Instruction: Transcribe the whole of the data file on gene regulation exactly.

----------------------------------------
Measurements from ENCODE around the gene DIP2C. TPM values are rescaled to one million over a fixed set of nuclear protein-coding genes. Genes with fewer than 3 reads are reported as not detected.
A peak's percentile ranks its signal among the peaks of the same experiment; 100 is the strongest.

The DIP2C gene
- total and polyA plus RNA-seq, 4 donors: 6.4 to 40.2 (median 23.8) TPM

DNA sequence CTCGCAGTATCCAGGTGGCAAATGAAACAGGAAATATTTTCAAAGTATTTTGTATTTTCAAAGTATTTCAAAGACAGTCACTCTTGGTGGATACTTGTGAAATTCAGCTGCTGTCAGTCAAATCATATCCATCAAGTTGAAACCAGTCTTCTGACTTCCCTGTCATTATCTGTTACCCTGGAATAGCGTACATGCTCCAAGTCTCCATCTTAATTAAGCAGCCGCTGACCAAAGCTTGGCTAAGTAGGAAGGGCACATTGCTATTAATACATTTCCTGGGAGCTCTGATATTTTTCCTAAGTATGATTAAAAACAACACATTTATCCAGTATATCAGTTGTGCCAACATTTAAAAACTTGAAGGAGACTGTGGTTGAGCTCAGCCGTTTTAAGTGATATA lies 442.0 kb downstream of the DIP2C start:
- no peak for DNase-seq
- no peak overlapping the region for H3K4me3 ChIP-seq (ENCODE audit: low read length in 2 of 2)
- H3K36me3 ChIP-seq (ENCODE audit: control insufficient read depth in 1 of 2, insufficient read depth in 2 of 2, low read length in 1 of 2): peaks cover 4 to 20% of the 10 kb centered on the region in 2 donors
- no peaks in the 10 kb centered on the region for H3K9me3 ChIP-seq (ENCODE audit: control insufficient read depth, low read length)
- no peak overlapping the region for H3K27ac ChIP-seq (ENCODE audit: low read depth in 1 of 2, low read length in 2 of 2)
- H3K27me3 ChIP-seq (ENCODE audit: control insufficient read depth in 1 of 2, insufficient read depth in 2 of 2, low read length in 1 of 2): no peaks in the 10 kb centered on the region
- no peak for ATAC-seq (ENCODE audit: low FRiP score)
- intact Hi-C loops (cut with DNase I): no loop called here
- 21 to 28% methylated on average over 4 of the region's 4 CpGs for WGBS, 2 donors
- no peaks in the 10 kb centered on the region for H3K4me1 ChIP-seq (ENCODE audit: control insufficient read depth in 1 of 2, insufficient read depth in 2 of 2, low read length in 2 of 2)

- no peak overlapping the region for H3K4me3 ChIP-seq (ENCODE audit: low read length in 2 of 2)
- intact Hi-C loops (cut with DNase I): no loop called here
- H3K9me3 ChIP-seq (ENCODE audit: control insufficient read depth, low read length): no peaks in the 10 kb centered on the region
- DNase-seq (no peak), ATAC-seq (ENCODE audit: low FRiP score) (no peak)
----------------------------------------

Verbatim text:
Measurements from ENCODE around the gene DIP2C. TPM values are rescaled to one million over a fixed set of nuclear protein-coding genes. Genes with fewer than 3 reads are reported as not detected.
A peak's percentile ranks its signal among the peaks of the same experiment; 100 is the strongest.

The DIP2C gene
- total and polyA plus RNA-seq, 4 donors: 6.4 to 40.2 (median 23.8) TPM

DNA sequence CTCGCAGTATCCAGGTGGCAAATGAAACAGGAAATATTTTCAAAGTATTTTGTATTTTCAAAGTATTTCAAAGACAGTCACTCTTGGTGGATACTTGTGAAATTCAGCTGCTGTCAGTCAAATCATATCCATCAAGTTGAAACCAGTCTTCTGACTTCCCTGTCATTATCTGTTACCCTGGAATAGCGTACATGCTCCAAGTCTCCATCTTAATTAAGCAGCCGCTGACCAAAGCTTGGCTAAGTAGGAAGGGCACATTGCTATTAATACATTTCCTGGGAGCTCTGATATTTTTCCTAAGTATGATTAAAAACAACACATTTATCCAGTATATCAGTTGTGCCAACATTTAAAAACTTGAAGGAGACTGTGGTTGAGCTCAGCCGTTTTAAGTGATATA lies 442.0 kb downstream of the DIP2C start:
- no peak for DNase-seq
- no peak overlapping the region for H3K4me3 ChIP-seq (ENCODE audit: low read length in 2 of 2)
- H3K36me3 ChIP-seq (ENCODE audit: control insufficient read depth in 1 of 2, insufficient read depth in 2 of 2, low read length in 1 of 2): peaks cover 4 to 20% of the 10 kb centered on the region in 2 donors
- no peaks in the 10 kb centered on the region for H3K9me3 ChIP-seq (ENCODE audit: control insufficient read depth, low read length)
- no peak overlapping the region for H3K27ac ChIP-seq (ENCODE audit: low read depth in 1 of 2, low read length in 2 of 2)
- H3K27me3 ChIP-seq (ENCODE audit: control insufficient read depth in 1 of 2, insufficient read depth in 2 of 2, low read length in 1 of 2): no peaks in the 10 kb centered on the region
- no peak for ATAC-seq (ENCODE audit: low FRiP score)
- intact Hi-C loops (cut with DNase I): no loop called here
- 21 to 28% methylated on average over 4 of the region's 4 CpGs for WGBS, 2 donors
- no peaks in the 10 kb centered on the region for H3K4me1 ChIP-seq (ENCODE audit: control insufficient read depth in 1 of 2, insufficient read depth in 2 of 2, low read length in 2 of 2)

- no peak overlapping the region for H3K4me3 ChIP-seq (ENCODE audit: low read length in 2 of 2)
- intact Hi-C loops (cut with DNase I): no loop called here
- H3K9me3 ChIP-seq (ENCODE audit: control insufficient read depth, low read length): no peaks in the 10 kb centered on the region
- DNase-seq (no peak), ATAC-seq (ENCODE audit: low FRiP score) (no peak)